Fazoli’s adds chicken wings to menu, launches virtual brand

Italian fast-casual brand Fazoli’s will serve chicken wings at all company-owned brick-and-mortar locations after a successful test of delivery-only concept Wingville boosted sales.

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(Courtesy Fazoli’s)
(Courtesy Fazoli’s)

Italian fast-casual brand Fazoli’s will serve chicken wings at all company-owned brick-and-mortar locations after a successful test of delivery-only concept Wingville boosted sales.

The wings – which are available in a variety of sauces, including mild, medium, hot, honey BBQ, hot honey BBQ, Parmesan garlic and Asian chili sauce – will also be added to the menus of franchisees by the Spring of 2021.

“Though we are an Italian brand, we wanted to expand and explore new ways to innovate our menu to provide guests with something they’d never expect from us,” Rick Petralia, the brand’s director of culinary innovation, said in a statement.

“Wings were an easy choice because of their popularity and ease of execution. They are a perfect expansion for our off-premise business. On the culinary side, our team has been working very hard to perfect our wing recipes, testing and evolving sauces to provide the best variety and flavor for our guests. This is only the beginning, and the new equipment opens up even more possibilities to continue to innovate and enhance our menu.”

Fazoli’s is a Lexington, Kentucky-based Italian fast-casual chain, operating nearly 220 restaurants in 28 states.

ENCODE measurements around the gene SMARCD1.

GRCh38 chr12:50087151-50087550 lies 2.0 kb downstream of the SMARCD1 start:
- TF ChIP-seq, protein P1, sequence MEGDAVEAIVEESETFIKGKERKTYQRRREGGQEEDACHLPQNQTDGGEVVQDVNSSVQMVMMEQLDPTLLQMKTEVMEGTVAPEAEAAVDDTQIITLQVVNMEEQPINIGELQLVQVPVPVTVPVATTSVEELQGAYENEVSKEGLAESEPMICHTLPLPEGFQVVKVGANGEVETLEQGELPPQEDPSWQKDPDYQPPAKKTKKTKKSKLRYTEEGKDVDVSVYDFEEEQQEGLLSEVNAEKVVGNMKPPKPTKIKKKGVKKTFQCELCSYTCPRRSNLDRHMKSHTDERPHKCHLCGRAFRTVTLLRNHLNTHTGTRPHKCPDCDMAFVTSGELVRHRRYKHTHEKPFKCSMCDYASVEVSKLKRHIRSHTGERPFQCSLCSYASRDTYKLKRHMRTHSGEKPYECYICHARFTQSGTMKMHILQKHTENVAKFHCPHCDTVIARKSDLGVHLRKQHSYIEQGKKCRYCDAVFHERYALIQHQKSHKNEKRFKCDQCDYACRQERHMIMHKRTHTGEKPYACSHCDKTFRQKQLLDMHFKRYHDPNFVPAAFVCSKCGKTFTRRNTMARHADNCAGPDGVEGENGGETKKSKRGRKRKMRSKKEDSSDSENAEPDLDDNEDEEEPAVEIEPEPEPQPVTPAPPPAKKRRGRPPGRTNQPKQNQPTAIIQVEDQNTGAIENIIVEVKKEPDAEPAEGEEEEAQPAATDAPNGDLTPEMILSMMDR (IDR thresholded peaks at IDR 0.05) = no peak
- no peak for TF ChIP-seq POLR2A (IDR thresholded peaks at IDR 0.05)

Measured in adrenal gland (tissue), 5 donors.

Winner, winner, chicken wing dinner

Fazoli’s has been testing chicken wing concept Wingville for more than a year. During COVID-19, the test was expanded to a dozen locations, which showed that the menu addition boosted restaurant sales by nearly 11%.

“The numbers out of the gate were so strong, making the decision to launch wings company-wide this fall is a no-brainer,” Fazoli’s CEO Carl Howard said in a statement.

Virtual chicken wing brands have thrived in the COVID-19 era as many families searched for an easy alternative to cooking at home. Virtual kitchens operate within actual restaurants, but cook food that may be sold under a different name on third-party delivery platforms, like DoorDash, Uber Eats or GrubHub.

In a sense, virtual kitchens help restaurants optimize search engine optimization, or SEO, online. Consumers ordering food delivery tend to search for a particular menu item, like wings or Chinese food, rather than by a restaurant name.

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